Thursday, July 18, 2013

The 'John Dory' Fish

Has a large black spot on its side to deter its enemies...

The John Dory is a very odd-looking fish for any angler to come across - definitely the oddest fish any angler in Southern England is likely to encounter.  This fish is relatively common, though, and has an oval body, strongly flattened laterally, with trailing, spiny fins.  It is almost completely rigid - which is rare in non-bottom-dwelling fish. The John Dory grows to a maximum size of 2 feet in length and 7 pounds in weight.

The John Dory's lack of flexibility makes it ill-equipped to give chase to its prey.  It adopts a slow, cautious approach instead; it drifts unnoticed towards its intended victim, with scarcely perceptible movements of the fins and tail, until it's in grabbing range.  From this point, out shoots the huge funnel-shaped mouth and the unsuspecting creature is sucked in as if by a vacuum cleaner.  Despite this enormous, protruding mouth, the John Dory has no teeth.  While this fish goes about its leisure stalking activities, its body can be seen to quiver all over and also change color, mottling alternately dark and light - which makes its movements difficult to follow.  This fish is also practically invisible when meeting head on because of its high and very narrow body.

The John Dory eats a variety of fish, especially schooling fish, such as sardines. Occasionally they eat squid and cuttlefish. Their predators are sharks, like the dusky shark, and large bony fish. The John Dory is a mid-water species, living at depths of 300 feet or so on average.  Due to its relative abundance, they often get caught accidentally in many trawls (they say it is a good food fish with firm, sweet flesh).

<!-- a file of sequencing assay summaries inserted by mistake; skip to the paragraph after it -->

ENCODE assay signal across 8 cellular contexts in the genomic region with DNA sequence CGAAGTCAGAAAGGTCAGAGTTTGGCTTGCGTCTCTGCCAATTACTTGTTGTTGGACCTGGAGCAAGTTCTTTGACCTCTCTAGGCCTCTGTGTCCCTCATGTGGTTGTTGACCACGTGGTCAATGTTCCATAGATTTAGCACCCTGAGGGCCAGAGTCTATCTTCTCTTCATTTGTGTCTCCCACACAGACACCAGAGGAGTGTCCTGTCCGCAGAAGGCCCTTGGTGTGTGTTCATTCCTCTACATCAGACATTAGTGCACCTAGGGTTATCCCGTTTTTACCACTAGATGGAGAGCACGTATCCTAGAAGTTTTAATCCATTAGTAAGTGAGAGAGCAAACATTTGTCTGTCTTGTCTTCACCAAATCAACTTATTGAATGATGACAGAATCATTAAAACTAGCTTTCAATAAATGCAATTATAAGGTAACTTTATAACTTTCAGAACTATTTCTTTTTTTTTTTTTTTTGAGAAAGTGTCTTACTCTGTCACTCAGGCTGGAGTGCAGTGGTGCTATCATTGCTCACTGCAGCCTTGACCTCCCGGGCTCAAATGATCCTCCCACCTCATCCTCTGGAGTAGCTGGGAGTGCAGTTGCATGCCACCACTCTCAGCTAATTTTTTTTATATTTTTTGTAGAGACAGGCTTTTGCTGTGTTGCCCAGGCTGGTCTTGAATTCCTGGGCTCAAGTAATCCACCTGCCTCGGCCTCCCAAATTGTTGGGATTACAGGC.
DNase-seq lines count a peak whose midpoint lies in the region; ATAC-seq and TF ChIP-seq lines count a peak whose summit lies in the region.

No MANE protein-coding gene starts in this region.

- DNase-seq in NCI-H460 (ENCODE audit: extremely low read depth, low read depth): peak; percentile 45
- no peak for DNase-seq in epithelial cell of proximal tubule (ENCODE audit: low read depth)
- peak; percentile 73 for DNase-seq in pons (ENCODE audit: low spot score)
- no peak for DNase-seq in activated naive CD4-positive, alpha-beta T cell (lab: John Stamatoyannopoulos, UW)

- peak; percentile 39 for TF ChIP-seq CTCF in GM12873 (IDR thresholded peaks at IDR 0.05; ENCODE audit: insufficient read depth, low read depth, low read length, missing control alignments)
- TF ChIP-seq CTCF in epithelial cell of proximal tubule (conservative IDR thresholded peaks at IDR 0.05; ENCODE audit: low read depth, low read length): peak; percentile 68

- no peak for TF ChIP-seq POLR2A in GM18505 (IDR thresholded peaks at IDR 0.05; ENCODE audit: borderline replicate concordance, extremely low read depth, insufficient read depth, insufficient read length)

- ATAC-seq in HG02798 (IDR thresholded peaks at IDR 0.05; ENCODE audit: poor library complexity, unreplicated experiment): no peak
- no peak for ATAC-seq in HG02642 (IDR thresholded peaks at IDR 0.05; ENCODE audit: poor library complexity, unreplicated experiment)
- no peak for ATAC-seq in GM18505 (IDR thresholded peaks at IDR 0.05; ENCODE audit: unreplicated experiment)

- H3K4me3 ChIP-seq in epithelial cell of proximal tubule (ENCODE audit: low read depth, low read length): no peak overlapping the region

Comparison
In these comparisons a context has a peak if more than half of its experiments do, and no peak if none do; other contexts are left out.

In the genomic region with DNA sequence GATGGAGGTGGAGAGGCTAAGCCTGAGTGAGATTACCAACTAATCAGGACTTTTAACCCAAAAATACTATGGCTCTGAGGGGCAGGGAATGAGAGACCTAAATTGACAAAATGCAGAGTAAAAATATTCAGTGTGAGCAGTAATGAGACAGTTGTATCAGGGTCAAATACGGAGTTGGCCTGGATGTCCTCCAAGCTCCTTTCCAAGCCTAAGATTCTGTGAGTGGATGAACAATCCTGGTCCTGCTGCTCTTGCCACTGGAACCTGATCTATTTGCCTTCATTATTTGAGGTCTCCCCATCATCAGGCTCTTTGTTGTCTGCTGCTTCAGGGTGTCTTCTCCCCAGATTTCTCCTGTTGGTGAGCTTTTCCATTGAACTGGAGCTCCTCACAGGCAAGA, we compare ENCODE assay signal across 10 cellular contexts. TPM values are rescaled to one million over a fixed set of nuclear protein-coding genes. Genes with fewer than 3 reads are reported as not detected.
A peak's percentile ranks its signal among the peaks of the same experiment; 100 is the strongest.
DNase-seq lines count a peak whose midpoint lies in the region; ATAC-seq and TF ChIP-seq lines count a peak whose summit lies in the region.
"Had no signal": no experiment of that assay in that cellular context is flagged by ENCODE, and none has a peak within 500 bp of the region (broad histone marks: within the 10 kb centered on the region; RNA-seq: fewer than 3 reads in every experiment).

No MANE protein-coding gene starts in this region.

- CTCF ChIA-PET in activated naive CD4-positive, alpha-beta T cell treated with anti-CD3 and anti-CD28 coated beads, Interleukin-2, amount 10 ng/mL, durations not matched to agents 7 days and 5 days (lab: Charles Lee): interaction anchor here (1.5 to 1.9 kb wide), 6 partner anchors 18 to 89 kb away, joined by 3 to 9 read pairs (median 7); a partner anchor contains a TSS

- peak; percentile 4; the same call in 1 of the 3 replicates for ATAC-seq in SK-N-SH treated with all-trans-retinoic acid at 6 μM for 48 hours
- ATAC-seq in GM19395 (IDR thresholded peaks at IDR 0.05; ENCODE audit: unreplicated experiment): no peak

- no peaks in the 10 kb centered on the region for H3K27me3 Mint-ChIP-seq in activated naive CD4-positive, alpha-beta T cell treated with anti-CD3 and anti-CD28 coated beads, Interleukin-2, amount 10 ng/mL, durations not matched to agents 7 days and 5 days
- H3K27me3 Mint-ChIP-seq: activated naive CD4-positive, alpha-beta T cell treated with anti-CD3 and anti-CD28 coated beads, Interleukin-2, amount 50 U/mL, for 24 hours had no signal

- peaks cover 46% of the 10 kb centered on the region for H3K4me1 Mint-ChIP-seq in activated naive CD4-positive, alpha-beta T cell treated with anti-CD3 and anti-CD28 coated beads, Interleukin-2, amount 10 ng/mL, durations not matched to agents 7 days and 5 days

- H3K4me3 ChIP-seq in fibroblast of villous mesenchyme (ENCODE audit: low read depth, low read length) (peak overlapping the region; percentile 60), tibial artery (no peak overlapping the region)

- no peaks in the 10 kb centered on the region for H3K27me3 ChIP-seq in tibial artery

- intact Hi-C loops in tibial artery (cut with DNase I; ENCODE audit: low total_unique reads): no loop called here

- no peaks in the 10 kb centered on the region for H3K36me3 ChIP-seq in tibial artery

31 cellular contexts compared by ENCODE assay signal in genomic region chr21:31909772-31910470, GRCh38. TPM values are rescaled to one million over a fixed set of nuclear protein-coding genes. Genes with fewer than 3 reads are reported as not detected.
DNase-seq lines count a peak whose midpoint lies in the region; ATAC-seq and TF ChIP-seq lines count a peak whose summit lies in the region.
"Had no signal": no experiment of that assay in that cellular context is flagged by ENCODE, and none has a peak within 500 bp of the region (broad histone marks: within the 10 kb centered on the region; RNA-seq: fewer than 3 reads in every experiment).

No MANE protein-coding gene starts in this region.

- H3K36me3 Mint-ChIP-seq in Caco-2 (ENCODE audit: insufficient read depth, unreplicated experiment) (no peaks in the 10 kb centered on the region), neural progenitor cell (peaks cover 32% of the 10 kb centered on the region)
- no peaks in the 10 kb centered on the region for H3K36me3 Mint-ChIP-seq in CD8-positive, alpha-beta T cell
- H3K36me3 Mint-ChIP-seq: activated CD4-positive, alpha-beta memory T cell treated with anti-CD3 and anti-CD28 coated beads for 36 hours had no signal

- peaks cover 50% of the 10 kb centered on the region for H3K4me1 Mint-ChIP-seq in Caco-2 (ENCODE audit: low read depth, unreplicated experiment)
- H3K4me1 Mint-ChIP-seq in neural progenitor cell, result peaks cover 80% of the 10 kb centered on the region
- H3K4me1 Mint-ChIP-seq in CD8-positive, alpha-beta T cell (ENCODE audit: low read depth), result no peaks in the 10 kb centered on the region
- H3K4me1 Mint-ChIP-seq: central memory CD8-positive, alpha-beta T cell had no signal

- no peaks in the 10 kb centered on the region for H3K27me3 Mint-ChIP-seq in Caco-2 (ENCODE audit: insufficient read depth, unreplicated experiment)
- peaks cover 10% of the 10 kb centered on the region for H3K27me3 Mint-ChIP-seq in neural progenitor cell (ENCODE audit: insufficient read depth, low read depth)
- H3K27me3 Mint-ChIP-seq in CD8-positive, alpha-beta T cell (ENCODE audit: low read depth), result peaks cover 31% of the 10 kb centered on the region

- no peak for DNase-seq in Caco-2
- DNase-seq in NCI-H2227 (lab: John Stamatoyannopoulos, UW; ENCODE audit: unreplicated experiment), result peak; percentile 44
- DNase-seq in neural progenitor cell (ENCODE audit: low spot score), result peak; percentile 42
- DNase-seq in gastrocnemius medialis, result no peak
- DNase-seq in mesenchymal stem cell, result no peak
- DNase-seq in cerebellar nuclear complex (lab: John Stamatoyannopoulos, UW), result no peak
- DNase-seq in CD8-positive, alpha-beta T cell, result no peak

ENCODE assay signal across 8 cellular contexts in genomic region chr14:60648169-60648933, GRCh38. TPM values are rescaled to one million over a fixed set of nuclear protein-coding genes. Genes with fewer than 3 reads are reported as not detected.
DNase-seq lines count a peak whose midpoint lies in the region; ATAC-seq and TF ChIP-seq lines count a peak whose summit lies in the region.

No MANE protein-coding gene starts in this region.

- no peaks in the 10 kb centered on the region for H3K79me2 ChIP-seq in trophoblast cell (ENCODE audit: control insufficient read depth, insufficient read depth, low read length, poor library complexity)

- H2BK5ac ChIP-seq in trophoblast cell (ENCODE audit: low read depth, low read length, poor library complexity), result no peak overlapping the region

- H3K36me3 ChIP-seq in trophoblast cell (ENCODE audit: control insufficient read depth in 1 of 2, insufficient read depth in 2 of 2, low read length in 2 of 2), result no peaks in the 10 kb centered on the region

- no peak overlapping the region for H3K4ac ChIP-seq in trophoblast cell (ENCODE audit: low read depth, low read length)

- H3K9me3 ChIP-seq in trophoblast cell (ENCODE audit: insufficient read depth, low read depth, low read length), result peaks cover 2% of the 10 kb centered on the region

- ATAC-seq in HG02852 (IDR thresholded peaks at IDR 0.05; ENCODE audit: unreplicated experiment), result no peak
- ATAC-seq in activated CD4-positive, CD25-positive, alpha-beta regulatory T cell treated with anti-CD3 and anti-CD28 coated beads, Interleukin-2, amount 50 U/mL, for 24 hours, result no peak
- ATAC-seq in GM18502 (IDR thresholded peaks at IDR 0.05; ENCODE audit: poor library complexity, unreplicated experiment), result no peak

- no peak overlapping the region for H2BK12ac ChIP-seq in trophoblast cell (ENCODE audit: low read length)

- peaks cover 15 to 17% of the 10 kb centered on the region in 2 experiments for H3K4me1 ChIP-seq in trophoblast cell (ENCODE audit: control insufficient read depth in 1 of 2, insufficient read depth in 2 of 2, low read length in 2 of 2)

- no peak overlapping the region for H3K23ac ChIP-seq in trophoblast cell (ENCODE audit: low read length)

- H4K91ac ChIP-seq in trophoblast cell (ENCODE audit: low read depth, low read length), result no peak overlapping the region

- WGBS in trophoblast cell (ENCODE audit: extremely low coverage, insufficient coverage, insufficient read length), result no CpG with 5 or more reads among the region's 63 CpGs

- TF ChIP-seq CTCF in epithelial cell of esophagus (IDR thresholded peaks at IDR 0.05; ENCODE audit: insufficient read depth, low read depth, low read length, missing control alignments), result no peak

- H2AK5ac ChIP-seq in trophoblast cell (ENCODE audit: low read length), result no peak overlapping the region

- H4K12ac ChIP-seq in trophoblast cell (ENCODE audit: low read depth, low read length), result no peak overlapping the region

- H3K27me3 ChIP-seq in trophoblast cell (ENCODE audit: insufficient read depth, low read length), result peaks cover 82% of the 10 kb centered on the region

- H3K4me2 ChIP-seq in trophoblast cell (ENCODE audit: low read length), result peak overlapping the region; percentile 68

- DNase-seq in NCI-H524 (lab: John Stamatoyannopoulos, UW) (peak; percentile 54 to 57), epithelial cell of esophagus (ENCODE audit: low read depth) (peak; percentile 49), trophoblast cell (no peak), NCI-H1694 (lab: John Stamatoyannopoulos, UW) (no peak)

Per Wikipedia:  "John Dory are coastal fish, found on the coasts of Africa, South East Asia, New Zealand, Australia, the coasts of Japan, and on the coasts of Europe. They live near the seabed, living in depths from 15 feet to 1200 feet. They are normally solitary.
Reproduction and lifespan: After they are 3 or 4 years of age they are usually ready to reproduce. This happens around the end of winter. They are substrate scatterers, which means that they release sperm and eggs into the water to fertilize. Typical lifespan is about 12 years in the wild."

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---End of Post "The 'John Dory' Fish"

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